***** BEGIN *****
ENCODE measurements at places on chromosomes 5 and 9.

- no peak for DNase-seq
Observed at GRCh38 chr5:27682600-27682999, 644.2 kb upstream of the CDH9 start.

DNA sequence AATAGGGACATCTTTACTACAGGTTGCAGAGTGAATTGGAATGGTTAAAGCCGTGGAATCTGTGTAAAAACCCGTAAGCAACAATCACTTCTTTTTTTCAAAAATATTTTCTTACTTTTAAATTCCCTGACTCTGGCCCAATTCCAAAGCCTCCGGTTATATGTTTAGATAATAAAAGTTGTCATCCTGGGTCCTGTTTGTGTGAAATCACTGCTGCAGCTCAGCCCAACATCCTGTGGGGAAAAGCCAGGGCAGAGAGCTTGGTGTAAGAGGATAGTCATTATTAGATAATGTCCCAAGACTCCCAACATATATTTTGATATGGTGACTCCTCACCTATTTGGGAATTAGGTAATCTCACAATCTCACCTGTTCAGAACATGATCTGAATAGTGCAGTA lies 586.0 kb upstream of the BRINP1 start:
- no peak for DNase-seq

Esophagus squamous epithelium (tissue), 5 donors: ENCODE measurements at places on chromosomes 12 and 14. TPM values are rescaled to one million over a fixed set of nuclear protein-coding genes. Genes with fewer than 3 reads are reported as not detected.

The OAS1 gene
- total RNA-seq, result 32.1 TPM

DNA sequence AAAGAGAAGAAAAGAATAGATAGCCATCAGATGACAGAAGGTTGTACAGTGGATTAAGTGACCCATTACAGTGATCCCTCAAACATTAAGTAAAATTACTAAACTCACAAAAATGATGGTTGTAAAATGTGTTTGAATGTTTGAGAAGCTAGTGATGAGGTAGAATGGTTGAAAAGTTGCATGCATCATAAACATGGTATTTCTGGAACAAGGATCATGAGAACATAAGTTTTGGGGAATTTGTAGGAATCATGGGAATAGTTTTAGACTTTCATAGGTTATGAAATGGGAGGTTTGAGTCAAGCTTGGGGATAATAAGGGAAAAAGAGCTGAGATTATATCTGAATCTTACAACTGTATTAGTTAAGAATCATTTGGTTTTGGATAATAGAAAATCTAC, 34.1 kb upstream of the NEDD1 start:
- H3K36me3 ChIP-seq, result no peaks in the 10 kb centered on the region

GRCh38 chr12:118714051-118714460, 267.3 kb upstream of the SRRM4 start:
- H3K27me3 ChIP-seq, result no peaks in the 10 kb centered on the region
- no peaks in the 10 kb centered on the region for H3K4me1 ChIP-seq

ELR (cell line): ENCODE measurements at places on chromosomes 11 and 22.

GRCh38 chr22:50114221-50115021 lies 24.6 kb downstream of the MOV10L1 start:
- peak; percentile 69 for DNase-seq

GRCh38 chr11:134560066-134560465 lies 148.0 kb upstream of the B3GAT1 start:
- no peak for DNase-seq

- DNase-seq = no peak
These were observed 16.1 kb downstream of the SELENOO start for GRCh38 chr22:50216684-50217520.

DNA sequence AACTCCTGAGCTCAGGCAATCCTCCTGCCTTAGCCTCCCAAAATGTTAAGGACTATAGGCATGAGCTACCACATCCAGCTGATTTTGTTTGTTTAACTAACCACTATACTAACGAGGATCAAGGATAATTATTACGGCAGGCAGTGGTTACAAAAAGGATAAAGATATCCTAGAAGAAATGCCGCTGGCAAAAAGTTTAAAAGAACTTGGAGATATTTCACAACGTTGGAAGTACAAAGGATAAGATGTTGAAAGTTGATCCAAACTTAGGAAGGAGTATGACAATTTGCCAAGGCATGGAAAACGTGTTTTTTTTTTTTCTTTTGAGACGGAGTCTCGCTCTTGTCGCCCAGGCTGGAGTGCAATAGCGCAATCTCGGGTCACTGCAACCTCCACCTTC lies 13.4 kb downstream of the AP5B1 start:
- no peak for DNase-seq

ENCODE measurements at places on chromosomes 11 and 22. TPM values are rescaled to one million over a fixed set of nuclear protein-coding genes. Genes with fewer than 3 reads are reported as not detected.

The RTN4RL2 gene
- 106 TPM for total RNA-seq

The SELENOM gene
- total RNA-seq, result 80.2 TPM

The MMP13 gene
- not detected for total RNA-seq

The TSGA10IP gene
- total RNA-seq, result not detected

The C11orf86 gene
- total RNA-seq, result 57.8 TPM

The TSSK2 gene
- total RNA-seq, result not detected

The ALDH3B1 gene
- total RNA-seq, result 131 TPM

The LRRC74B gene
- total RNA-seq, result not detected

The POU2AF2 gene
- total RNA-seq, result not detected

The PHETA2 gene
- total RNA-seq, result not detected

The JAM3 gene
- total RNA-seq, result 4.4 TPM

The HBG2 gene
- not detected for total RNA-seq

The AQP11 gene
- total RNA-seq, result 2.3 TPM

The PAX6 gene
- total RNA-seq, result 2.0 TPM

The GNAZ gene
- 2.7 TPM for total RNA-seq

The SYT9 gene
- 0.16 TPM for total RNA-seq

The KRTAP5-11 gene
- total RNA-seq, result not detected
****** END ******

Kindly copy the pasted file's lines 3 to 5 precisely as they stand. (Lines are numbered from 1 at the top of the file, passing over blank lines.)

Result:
Observed at GRCh38 chr5:27682600-27682999, 644.2 kb upstream of the CDH9 start.

DNA sequence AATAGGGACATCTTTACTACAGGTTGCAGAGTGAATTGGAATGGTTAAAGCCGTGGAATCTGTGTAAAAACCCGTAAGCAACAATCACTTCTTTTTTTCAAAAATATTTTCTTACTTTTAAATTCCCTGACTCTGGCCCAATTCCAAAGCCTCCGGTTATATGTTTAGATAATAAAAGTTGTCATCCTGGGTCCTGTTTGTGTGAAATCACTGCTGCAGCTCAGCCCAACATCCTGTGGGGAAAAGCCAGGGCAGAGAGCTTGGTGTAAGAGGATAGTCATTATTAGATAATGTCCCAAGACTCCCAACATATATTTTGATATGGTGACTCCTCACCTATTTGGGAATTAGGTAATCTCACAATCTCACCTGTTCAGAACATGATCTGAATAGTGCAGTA lies 586.0 kb upstream of the BRINP1 start:
- no peak for DNase-seq